“We are spraying for whitefly in our late fields with pesticides that knock down the pinkie that may be developing in the refuges or in the conventional cotton,” said Cox.
In the past pink bollworm moths blew into the Imperial Valley from Mexico in mid-August, but Cox has been noticing less of that. Bt cotton is starting to be grown in the Mexicali Valley.
“We are hoping to be included along with the Mexicali/San Luis area of Mexico in the eradication effort that has been successful in Texas, New Mexico and Mexico that hopefully will be expanding into Arizona,” said Cox.
Silverleaf whitefly have been so thick they turned cotton plants and lint black with sooty mold only to be turned back by abatement strategies and new insect growth regulators used in a farmer-driven stewardship program.
“We can still grow tremendous cotton in the Imperial Valley,” said Mike Cox. “It is just more challenging than it has probably ever been, but we have been able to meet those challenges so far.”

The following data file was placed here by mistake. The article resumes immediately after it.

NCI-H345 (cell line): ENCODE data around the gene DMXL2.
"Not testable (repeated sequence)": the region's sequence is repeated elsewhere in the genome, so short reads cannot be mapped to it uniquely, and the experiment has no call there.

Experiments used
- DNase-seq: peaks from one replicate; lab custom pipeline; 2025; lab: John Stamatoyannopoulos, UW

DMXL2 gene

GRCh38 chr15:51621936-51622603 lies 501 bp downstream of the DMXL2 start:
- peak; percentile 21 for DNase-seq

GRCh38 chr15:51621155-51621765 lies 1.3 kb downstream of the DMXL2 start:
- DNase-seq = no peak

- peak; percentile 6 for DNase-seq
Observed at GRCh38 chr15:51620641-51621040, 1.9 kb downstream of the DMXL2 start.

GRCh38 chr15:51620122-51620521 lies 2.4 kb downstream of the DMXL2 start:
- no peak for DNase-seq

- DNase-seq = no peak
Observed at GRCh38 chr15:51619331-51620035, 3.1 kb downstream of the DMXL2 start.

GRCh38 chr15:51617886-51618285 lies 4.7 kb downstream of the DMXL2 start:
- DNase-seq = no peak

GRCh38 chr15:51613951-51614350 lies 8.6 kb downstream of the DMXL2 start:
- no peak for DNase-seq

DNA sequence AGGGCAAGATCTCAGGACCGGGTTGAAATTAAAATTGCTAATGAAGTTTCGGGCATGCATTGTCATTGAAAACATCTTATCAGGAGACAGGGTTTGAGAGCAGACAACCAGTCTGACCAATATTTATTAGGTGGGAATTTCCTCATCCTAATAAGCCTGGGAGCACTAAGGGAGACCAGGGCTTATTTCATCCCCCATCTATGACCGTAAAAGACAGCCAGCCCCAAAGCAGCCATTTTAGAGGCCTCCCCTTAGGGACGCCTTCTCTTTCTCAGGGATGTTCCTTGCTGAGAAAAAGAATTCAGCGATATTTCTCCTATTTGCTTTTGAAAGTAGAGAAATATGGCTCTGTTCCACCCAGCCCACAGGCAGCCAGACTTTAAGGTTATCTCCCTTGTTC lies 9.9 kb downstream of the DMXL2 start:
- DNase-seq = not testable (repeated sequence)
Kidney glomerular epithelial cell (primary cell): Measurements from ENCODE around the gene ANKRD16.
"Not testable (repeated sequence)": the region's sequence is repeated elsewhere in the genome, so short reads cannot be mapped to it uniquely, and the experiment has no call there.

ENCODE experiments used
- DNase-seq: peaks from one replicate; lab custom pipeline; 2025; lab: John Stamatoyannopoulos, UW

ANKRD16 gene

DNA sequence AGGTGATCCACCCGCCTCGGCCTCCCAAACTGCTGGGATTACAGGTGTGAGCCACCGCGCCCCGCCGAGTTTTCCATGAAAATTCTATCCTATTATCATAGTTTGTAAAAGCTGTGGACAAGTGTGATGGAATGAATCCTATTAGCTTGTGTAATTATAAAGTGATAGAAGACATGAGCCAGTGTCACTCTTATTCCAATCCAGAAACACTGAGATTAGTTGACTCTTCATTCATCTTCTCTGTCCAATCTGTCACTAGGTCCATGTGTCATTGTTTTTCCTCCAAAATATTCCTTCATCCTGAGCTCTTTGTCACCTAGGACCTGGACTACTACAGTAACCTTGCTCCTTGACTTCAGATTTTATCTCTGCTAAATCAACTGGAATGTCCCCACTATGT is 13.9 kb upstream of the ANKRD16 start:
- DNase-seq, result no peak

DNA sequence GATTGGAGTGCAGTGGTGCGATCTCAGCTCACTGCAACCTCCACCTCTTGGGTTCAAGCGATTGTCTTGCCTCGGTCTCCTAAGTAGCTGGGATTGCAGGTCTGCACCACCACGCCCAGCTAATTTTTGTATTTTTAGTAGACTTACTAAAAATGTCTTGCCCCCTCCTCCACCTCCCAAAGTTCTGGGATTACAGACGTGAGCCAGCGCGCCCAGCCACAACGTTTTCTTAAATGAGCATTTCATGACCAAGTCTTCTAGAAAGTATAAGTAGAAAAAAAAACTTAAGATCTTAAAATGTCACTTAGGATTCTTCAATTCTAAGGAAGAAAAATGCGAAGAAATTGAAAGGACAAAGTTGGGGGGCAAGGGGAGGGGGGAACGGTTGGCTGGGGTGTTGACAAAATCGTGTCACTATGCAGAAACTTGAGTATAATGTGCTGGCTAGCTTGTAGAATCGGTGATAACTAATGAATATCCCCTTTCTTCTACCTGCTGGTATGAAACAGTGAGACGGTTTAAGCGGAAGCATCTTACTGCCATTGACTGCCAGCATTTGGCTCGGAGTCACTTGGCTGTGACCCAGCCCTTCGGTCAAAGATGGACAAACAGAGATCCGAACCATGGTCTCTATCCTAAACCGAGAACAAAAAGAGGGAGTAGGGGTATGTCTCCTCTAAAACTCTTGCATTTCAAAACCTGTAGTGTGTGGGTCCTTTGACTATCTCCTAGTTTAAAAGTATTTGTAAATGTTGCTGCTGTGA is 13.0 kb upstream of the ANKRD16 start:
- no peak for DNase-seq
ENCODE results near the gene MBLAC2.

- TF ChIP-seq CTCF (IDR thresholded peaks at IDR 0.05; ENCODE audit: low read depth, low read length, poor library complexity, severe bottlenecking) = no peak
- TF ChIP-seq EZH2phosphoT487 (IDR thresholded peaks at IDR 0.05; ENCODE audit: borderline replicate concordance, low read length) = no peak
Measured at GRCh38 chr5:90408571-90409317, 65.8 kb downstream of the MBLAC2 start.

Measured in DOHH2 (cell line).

Asked what they would say to someone who wanted to be an Imperial Valley cotton producer, Larry and Mike laughed and said they would suggest: take two aspirins and go to bed.
“You really need to know what goes on here,” said Mike.
“My dad taught me a lot, but very important lessons I’ll never forget; one is to understand what is going on under the rows.”
Perched, salty water is a yield robber. “You have got to pay attention to the sumps and drainage system. I you don’t, you’ll pay for it.”
Matching fields to crops is the other lesson Don taught his sons.
Making the wrong match-up can be costly, said Mike.
Mike says what cotton growing success he has enjoyed has come from the legacy of his dad and the support of his brother.
“The knowledge and love for growing cotton that I gained form my dad has been a blessing, and no one has been more supportive and accommodating than my brother,” said Mike.